Show Me the Money: Why Do Celebrities Agree to Judge Talent Shows?
When American Idol first hit airwaves in 2002, viewers quickly became enamored with the show that thrusted unknown singers into superstardom. From the audition process that entertained and moved us, to the live shows that had us rooting and calling to vote for our favorite contestants, American Idol was pure pandemonium. The secret to the success of the show was not only the talent that came from it, but from the judges who offered their insight, opinions, and harsh criticism. Simon Cowell, Paula Abdul, and Randy Jackson were monumental in how American Idol achieved legendary status. But how did they get started on the hit show?
Decades after the premiere of American Idol, there have been dozens of talent competition shows that are now pop culture mainstays. As years have gone by, we’ve see some of pop culture’s biggest stars coming on board talent shows.
When American Idol first premiered the biggest star on the show at the time was Paula Abdul. The entertainer was a pop sensation during the late 80s and early 90s after being discovered by Janet Jackson. By the time the new millennium came around, Abdul’s star had dimmed from the glory days of her career.
Simon Cowell and Randy Jackson were known more so by music insiders as hit makers and managers. Qualified in their own ways, each of the judges were not huge celebrity names at the time, but each judge did have a hand in already helping and discovering talent. By the time the original three judges left the show, viewers became fixated on them just as much as the singers.
How Do Celebs Become Judges?
There are no specific qualifications that would lead to a celebrity getting hired other than being just that: a celebrity. With broadcast cable now competing with streaming services, the risk of bringing onboard virtually unknowns and older pop stars no longer pays off. Now shows such as The Voice, American Idol, America’s Got Talent, and others are looking for the biggest name that will bring the most visibility and dominate fan interest.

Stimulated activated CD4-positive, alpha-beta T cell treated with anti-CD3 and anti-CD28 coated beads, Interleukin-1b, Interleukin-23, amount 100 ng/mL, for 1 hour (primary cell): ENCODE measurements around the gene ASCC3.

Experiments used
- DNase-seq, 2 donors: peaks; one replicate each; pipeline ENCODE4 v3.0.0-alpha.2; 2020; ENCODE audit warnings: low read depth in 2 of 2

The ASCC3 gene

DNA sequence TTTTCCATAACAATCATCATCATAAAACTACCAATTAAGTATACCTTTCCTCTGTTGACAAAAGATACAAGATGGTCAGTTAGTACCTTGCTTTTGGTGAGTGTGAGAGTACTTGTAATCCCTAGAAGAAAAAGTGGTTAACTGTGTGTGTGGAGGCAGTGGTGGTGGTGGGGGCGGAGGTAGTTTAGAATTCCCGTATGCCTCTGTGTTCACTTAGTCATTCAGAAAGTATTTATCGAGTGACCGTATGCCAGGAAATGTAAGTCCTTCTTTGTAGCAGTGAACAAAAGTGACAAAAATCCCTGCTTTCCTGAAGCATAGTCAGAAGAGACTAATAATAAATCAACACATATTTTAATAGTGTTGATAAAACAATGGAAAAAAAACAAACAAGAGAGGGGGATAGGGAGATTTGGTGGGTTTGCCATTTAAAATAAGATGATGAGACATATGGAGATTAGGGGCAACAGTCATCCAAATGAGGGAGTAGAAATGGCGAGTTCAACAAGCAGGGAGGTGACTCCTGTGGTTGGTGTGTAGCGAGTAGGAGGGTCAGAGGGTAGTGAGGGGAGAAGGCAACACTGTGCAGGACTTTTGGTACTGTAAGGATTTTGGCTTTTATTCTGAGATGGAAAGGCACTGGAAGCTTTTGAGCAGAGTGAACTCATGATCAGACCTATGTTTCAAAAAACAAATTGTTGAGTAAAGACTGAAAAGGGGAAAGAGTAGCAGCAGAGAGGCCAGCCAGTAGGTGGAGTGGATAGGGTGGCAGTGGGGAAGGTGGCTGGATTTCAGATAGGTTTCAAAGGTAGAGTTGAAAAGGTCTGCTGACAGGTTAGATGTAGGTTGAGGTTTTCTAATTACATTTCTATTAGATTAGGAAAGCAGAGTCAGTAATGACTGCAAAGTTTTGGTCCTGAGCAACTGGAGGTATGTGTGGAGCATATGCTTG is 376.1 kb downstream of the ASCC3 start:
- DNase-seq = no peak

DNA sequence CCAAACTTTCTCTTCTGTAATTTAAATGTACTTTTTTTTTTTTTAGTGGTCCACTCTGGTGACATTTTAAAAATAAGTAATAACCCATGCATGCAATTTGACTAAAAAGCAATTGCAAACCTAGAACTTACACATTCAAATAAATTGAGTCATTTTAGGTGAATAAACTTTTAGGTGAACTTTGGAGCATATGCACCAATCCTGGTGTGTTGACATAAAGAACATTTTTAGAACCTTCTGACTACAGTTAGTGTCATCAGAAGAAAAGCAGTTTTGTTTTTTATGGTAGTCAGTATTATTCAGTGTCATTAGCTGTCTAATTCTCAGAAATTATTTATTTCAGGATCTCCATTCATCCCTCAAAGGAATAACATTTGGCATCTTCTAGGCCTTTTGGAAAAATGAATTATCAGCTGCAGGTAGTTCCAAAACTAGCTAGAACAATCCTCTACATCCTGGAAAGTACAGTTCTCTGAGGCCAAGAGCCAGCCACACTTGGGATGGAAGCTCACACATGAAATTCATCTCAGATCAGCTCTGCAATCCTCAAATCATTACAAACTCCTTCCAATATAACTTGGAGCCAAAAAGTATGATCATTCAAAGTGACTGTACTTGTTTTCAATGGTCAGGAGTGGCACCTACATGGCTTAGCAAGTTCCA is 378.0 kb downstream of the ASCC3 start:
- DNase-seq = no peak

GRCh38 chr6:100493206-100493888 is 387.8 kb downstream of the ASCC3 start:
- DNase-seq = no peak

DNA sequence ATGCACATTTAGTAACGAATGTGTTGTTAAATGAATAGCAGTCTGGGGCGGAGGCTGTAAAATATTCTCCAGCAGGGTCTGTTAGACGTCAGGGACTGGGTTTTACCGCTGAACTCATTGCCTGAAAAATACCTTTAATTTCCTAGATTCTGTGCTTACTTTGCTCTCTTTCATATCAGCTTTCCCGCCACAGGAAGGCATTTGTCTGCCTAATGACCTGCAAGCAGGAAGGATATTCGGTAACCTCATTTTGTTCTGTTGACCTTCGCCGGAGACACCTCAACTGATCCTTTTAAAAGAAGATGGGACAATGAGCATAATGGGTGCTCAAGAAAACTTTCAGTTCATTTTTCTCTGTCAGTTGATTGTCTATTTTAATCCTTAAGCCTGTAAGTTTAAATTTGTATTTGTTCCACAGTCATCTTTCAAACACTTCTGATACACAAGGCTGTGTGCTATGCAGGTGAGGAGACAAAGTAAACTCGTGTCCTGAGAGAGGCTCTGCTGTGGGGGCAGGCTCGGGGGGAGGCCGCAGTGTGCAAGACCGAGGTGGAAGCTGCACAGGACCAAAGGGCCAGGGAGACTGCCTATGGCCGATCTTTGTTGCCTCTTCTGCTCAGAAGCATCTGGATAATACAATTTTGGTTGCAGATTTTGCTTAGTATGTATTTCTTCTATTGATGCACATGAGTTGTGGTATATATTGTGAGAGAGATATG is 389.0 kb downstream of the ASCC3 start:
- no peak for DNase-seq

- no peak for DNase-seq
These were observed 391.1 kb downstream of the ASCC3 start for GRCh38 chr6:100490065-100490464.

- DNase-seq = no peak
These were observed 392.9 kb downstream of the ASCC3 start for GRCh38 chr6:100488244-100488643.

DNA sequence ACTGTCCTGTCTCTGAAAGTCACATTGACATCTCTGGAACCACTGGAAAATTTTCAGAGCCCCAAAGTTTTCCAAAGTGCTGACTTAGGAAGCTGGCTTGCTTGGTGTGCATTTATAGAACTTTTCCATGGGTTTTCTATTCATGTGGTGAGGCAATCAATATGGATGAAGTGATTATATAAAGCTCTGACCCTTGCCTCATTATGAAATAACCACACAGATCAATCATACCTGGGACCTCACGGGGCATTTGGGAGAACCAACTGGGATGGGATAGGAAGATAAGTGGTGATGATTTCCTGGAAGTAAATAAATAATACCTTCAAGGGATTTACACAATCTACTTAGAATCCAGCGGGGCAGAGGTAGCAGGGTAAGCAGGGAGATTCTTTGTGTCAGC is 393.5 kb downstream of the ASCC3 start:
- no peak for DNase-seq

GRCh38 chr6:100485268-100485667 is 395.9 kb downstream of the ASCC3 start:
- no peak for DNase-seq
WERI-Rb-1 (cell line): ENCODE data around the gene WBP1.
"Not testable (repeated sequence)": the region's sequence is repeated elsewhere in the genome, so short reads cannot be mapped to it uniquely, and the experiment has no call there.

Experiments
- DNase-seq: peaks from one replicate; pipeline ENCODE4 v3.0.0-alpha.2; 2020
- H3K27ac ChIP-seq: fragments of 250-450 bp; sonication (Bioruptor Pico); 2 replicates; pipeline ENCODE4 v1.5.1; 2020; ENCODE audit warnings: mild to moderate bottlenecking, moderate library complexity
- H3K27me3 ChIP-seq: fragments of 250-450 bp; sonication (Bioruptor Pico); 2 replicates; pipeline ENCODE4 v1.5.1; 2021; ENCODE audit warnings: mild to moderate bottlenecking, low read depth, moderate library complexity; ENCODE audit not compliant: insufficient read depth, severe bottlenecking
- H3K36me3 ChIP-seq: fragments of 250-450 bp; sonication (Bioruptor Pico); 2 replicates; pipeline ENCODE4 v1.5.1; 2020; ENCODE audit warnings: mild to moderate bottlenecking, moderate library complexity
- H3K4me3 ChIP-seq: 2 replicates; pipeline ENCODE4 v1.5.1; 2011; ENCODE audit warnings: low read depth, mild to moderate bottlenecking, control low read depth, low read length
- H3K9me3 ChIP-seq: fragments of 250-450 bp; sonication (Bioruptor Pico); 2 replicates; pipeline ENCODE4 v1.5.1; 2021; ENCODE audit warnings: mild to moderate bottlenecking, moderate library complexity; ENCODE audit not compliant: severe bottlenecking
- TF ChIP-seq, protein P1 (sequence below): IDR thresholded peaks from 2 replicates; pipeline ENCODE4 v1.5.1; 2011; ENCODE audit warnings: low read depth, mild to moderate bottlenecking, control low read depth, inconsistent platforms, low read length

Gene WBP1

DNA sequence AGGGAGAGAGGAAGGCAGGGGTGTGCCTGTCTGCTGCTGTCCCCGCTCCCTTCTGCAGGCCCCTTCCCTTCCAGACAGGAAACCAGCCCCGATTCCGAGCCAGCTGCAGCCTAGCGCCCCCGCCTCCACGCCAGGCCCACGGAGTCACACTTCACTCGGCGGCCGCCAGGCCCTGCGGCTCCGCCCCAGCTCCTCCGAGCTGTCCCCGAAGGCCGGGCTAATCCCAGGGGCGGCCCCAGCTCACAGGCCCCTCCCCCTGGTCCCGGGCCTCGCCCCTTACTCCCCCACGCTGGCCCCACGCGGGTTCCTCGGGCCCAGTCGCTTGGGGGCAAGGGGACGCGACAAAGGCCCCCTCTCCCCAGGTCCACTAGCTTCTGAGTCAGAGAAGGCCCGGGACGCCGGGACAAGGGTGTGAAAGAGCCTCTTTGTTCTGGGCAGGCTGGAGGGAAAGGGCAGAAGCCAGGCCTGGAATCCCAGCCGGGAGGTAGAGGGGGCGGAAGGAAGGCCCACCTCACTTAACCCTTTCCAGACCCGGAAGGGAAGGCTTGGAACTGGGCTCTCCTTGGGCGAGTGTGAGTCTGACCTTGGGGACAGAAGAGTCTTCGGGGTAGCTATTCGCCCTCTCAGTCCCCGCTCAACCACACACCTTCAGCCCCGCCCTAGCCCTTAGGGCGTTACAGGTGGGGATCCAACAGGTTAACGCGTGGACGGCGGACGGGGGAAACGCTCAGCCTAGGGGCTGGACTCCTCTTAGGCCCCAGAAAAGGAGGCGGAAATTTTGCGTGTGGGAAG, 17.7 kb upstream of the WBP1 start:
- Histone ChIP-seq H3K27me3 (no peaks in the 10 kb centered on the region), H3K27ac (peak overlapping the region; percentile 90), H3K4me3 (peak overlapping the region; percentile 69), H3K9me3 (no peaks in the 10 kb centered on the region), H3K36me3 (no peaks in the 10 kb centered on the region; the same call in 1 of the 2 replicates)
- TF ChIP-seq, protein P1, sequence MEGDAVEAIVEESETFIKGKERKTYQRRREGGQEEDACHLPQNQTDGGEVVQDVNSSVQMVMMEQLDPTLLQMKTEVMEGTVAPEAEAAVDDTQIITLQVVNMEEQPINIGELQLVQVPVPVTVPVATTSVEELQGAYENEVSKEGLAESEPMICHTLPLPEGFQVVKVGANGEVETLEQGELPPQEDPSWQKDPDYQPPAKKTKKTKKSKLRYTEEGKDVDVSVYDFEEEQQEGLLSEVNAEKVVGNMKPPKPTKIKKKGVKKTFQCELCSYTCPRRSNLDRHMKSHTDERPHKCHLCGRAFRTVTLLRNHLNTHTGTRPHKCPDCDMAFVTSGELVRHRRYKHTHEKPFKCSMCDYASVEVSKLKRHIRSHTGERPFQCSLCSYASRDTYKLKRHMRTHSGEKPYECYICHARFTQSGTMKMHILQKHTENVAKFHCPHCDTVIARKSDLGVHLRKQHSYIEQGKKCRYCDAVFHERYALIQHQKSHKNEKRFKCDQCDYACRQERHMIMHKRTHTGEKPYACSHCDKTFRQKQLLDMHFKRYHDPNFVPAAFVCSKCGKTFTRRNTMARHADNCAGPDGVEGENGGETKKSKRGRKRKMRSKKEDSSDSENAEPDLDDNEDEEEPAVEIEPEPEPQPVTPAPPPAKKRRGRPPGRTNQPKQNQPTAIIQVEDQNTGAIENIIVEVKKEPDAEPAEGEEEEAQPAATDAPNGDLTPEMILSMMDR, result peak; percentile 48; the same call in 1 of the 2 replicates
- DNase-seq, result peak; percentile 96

There is no easy way to say this, but over the last decade stars who have signed on to judge talent competition shows were generally in need of a career boost. These stars are not so much past their prime, but in need of an audience to remember that they are still around. These celebrities are using talent shows as a new marketing platform to hawk their new music, tour or other ventures.
Unlike Abdul who I am sure had already accepted where her career was before she joined Idol. What makes Abdul’s decision stand out was that she joined not knowing how much Idol would catapult her back into the spotlight. For Cowell and Jackson, they had no idea their careers would reach the levels that it reached.
Not every celebrity who joins is hoping fans remember them. Ariana Grande’s decision to join Season 21 of The Voice shows that once again the judging design is evolving. Grande is currently one of the biggest pop stars in the world and does not need to join a competition show in hopes that her fans would support her new music. She is still charting and winning grammys. She is still very much in demand.
Yes, a star like Jennifer Lopez may care about the singers who are putting everything on the line to achieve their dreams, although the success rate after winning these shows in recent years is low. When you look on paper which judges helped turn aspiring singers into huge music stars, you will see the original three, Cowell, Abdul, and Jackson.